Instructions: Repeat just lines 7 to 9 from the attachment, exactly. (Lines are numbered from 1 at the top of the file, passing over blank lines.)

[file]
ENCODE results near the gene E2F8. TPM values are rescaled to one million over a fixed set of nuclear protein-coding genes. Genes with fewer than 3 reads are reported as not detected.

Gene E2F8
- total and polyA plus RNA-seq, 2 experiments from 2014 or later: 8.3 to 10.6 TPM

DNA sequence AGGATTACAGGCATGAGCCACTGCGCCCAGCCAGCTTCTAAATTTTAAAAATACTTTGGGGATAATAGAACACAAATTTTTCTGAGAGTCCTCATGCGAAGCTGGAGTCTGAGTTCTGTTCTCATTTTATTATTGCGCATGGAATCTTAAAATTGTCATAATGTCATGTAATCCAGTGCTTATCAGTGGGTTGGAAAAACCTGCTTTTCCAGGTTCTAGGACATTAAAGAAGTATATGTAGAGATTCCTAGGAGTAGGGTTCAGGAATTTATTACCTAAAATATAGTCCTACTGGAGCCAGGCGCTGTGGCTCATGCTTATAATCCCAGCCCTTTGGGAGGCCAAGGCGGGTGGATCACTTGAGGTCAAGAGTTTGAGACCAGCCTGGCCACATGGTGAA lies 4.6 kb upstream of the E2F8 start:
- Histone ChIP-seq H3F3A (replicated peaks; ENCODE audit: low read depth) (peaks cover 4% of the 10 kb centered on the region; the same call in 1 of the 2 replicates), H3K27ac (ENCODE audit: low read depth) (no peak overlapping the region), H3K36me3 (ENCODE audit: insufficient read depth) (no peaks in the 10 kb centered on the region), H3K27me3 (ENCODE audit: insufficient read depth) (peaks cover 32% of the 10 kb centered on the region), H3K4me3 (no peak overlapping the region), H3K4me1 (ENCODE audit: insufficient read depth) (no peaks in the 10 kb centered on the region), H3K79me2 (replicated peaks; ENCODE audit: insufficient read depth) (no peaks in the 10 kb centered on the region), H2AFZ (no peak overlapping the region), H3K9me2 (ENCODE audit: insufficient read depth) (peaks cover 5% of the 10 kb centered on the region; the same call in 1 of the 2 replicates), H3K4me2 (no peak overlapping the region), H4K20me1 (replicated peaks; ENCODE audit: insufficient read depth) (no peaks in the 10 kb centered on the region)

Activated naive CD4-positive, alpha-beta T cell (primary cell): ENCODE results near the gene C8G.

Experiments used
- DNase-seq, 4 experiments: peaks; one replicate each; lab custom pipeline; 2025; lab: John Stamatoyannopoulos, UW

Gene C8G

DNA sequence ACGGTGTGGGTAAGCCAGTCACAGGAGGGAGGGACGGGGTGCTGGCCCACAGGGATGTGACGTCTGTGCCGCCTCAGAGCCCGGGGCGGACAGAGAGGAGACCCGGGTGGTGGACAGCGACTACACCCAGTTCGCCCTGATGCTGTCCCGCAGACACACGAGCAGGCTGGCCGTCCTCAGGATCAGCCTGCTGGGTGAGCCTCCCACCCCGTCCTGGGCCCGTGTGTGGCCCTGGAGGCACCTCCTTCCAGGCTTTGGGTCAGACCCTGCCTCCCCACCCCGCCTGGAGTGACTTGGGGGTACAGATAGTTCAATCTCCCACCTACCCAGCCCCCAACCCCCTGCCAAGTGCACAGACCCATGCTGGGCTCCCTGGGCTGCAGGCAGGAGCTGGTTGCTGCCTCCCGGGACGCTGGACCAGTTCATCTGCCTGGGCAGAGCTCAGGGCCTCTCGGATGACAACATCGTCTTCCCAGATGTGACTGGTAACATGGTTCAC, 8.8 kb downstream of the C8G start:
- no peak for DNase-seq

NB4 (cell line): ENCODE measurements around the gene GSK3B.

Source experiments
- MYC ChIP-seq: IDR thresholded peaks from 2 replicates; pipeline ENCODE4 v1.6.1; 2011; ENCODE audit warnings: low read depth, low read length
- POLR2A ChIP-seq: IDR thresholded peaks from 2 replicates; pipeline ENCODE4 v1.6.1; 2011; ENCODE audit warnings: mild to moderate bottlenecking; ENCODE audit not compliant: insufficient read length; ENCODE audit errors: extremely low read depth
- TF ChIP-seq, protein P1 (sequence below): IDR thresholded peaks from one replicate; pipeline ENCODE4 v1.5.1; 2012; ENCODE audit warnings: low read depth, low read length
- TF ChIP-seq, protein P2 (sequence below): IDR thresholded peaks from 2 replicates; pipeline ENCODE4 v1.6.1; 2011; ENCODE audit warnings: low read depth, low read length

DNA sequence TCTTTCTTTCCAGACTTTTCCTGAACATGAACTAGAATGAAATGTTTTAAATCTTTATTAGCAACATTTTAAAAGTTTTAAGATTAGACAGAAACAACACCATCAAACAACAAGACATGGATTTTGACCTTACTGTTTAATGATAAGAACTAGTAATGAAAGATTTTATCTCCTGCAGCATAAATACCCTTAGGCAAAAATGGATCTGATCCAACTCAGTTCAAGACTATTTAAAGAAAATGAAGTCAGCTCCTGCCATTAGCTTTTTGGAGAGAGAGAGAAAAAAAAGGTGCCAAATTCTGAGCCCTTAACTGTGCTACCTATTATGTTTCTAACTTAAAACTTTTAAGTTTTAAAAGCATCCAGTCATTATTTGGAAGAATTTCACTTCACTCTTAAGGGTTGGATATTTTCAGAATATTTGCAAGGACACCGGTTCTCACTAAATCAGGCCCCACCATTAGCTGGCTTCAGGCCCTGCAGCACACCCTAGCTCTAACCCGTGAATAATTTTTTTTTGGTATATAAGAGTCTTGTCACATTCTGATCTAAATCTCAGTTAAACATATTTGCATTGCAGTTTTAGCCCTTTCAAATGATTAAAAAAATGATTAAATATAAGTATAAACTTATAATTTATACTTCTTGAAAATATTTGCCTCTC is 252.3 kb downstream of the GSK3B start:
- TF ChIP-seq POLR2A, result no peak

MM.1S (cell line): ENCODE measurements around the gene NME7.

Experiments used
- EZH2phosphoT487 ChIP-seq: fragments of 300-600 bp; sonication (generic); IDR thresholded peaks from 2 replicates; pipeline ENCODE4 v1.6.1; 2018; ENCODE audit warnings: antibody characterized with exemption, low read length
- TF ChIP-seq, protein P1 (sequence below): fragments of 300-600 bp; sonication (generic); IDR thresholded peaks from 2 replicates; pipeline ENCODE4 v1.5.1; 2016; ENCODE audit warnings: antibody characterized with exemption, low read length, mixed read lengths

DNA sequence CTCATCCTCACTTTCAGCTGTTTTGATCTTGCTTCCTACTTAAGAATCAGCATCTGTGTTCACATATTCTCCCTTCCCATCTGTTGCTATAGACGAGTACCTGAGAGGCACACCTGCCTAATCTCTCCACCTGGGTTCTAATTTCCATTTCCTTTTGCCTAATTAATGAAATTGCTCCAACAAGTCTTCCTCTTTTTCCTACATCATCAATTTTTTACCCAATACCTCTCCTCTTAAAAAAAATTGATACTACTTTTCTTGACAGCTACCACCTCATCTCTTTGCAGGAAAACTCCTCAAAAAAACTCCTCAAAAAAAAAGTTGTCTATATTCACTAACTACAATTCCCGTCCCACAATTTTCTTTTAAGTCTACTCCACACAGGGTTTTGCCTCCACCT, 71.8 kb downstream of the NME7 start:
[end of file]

Experiments used
- DNase-seq, 4 experiments: peaks; one replicate each; lab custom pipeline; 2025; lab: John Stamatoyannopoulos, UW

Gene C8G